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PM's relief package to cost 'Rs250-300b'

02 Mar, 2022
Another official stated that the package would be financed from Rs 40-50 billion slash in PSDP, reallocation of part of the Rs 120 billion envisaged for the ration card programme, the unspent amount of Covid stimulus package and a higher than budgeted provincial surplus. Reuters/File
Another official stated that the package would be financed from Rs 40-50 billion slash in PSDP, reallocation of part of the Rs 120 billion envisaged for the ration card programme, the unspent amount of Covid stimulus package and a higher than budgeted provincial surplus. Reuters/File

The government working reveals Rs 50 billion cut in Public Sector Development Programme (PSDP), in addition to the Rs200 billion cut from the budgeted Rs 900 billion already agreed with the International Monetary Fund (IMF), for a cut in petrol, diesel and electricity prices announced by the Prime Minister.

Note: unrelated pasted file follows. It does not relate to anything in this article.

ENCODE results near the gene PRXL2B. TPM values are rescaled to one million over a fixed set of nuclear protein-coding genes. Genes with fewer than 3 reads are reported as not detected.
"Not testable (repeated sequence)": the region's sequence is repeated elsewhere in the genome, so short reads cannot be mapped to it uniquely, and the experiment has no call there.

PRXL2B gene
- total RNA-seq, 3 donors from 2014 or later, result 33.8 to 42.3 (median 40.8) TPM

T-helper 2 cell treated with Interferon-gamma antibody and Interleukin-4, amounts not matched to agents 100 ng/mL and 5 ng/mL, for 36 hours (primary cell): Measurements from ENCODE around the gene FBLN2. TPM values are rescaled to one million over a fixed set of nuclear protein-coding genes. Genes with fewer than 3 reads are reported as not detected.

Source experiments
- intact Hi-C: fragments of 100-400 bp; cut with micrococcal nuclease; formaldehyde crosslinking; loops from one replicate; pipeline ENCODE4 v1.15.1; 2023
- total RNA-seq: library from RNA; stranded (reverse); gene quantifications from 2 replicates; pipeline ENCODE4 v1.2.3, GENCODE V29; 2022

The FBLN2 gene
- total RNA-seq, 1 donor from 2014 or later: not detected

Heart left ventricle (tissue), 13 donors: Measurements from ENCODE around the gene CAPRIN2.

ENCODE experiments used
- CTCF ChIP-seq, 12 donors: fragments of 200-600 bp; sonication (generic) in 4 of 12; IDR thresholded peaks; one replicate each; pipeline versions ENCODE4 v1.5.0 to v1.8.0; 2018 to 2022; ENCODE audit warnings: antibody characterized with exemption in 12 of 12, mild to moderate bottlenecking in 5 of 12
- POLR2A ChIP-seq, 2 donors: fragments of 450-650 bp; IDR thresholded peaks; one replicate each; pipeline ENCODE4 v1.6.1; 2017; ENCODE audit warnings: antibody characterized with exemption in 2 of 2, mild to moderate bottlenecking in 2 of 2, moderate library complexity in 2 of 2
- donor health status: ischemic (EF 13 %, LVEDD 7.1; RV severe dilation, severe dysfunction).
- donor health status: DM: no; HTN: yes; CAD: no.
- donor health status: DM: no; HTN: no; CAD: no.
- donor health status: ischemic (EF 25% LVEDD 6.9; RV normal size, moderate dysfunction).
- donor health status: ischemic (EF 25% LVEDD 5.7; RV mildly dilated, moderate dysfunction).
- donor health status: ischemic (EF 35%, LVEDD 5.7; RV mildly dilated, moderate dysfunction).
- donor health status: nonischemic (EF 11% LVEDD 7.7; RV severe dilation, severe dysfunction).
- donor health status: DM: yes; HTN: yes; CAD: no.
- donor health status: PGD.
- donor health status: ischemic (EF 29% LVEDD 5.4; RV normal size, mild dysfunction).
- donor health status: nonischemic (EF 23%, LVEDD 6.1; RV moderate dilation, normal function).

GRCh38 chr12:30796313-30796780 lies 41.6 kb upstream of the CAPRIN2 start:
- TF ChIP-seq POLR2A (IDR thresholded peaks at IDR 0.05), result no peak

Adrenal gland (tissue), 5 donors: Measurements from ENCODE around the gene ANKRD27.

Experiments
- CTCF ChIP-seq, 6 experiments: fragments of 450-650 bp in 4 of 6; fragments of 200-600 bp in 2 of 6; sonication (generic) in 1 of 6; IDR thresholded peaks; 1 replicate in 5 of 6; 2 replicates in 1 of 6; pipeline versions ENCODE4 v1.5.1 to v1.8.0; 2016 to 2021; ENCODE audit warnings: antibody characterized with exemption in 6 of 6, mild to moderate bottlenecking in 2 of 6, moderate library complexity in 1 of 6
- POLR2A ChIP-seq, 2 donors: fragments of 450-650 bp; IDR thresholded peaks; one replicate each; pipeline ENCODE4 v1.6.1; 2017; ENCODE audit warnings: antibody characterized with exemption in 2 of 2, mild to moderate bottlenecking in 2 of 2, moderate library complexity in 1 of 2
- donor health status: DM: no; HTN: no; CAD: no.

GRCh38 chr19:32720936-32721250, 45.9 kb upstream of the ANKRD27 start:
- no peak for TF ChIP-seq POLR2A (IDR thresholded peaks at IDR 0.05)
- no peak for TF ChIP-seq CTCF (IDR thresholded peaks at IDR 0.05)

An official on condition of anonymity said that prime minister’s relief package for slash in petrol and diesel prices by Rs10 per litre and electricity per unit price by Rs5 till next budget is estimated to cost between Rs 250-300 billion.

Spokesman of the finance ministry confirmed to this correspondent that a complete working was done by the economic team in this regard.

Another official stated that the package would be financed from Rs 40-50 billion slash in PSDP, reallocation of part of the Rs 120 billion envisaged for the ration card programme, the unspent amount of Covid stimulus package and a higher than budgeted provincial surplus.

He further contended that the provincial government of Punjab, Khyber Pakhtunkhwa and Baluchistan are not expected to fully utilize the development budget for the current fiscal year therefore the provincial surplus is expected to be more than budgeted for the current fiscal year.

Additionally, he said rebasing would provide some cushion on fiscal side that would help the government to achieve the fiscal deficit to the level agreed with the Fund.

In reply to a question whether the IMF would support these measures, he said that “we expect that the Fund would understand the emergency situation after the Ukraine war.”

The story was originally published in Business Recorder on March 2, 2022.